Gunbalanya (also spelt Kunbarlanja, and historically referred to as Oenpelli) is an Aboriginal community in west Arnhem Land in the Northern Territory of Australia. The main language spoken in the community is Kunwinjku. At the 2011 census, Gunbalanya had a population of 1,174.
The area now known as Gunbalanya was originally called "Uwunbarlany" by Erre-speaking people who were its original inhabitants. Oenpelli was the way Paddy Cahill (1863–1923), the founder of the original cattle station in the area, pronounced the local word. The present toponym is an anglisation of the word Kunbarlanja current in Kunwinjku, the language of the people who now live there, who began moving into the area from the east following the Cahill's establishment of his cattle station there in 1909.
The sealed Arnhem Highway links Darwin to Jabiru, the town within Kakadu National Park. About four kilometres before Jabiru, the sealed road turns off to Ubirr, the Border Store, Cahills Crossing on the East Alligator River and Oenpelli. The road is dirt from the East Alligator to just before Gunbalanya, a distance of about 16 kilometres. While this road is generally navigable by four wheel drive vehicle, the river crossing is a causeway which is closed by flooding during the wet season (November to April) and at high tides.
Dry season travellers are able to drive the 300 km from Darwin in about three hours and 60 km from Jabiru in under an hour. Northern Land Council permits are required to cross the East Alligator River, the western boundary of Arnhem Land, and travel east to Gunbalanya.
Oenpelli Airport is a sealed all weather airstrip located in Gunbalanya, and a number of companies offer charter flights to and from this airport.
The local radio station is called "RIBS" for Remote Indigenous Broadcasting Service.
Injalak Hill, with many rock art galleries, is Gunbalanya's main tourist attraction
Permits for road travel into Arnhem Land can be organised at the Northern Land Council offices in Darwin or Jabiru and may take up to two weeks to finalise. Many visitors prefer to see Arnhem Land through an organised tour operation.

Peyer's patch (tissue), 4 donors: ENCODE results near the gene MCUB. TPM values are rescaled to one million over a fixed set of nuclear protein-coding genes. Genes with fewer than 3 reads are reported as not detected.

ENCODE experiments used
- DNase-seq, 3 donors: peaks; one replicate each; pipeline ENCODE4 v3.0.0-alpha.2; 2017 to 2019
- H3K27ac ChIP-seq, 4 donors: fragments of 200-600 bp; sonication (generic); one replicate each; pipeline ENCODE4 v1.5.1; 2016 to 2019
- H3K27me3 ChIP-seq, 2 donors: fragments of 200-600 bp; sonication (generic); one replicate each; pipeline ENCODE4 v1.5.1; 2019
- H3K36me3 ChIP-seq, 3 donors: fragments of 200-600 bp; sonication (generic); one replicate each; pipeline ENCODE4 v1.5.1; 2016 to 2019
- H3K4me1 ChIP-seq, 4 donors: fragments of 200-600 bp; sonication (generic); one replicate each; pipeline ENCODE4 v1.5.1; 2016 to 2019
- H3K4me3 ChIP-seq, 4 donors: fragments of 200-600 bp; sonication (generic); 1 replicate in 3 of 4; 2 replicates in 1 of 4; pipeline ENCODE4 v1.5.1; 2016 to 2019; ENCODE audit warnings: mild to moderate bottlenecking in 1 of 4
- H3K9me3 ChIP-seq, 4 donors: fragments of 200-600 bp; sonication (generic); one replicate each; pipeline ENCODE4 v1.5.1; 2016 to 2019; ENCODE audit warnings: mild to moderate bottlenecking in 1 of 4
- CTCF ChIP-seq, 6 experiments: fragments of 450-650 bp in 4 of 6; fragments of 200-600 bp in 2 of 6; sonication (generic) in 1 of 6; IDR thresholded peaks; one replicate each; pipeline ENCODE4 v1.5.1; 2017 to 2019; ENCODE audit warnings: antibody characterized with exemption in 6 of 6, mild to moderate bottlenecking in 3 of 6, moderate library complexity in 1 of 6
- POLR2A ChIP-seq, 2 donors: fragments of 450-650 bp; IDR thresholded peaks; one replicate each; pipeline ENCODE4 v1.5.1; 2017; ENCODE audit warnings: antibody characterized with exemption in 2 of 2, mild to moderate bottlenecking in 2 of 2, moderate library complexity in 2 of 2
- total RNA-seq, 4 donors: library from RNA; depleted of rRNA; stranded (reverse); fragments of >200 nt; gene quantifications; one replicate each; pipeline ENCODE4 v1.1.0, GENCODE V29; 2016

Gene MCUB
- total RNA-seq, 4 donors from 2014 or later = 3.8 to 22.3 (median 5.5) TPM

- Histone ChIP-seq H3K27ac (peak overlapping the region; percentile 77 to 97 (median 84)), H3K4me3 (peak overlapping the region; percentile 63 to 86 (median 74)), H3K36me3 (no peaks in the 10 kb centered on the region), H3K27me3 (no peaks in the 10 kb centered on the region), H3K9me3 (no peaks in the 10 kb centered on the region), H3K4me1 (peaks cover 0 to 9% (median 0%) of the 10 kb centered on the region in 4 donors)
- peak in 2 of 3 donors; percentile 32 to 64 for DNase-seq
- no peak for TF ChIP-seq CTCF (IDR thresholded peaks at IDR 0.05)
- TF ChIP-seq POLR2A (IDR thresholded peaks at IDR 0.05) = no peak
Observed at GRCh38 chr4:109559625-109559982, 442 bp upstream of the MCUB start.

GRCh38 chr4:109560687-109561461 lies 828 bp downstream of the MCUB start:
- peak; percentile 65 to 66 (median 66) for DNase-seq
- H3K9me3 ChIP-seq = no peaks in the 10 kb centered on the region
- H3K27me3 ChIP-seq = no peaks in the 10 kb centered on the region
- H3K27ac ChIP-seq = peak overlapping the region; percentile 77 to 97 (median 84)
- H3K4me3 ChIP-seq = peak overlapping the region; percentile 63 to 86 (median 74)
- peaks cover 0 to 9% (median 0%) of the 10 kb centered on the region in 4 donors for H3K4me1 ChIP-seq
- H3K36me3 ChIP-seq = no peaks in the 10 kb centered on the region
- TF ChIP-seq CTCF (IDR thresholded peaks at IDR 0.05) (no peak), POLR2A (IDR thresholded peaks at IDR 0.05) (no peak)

The Stone Country Festival (formerly Gunbalanya Cultural Open Day) is usually held in August and access for this is allowed without permit. Though an annual event, it is sometimes not able to be organised in a given year.
Western Arnhem Land is home to some of the most significant rock art in the world. It has arguably the world's longest continuing artistic traditions - with rock art dating back thousands of years and still being produced today.
Local artistic traditions are continued and adapted by the Injalak Arts Centre. Injalak Arts is named after nearby Injalak Hill, which has many rock art galleries and is the main tourist attraction in Gunbalanya.
In the 1960's the mission at Oenpelli encouraged traditional rock painting artists to paint on bark. These painted barks were sold to anthropologists and travellers. This soon became a cottage industry and several important aboriginal artists including Lofty Bardayal, Mick Kubarrku and Dick Murramurra transferred their rock art skills to bark. These bark paintings are now held in Australian and overseas art galleries. Exhibitions of Bark paintings include Old Masters at the National museum of Australia and Crossing Country at the Art gallery of New South Wales.
Oenpelli, as it was known then, was established by the Rev Alfred Dyer as a mission in 1925 by the Church of England's Church Missionary Society, on the former cattle station.
Dyer and his wife Mary established a typical mission station, with church, school, dispensary, garden and store, to which they added pastoral work with feral cattle and horses. Among those who attended the mission school was the celebrated Gagudju elder and interpreter of culture, Bill Neidjie.
Oenpelli remained a mission until 1975, when responsibility was transferred to an aboriginal town council and the name was changed to Gunbalanya.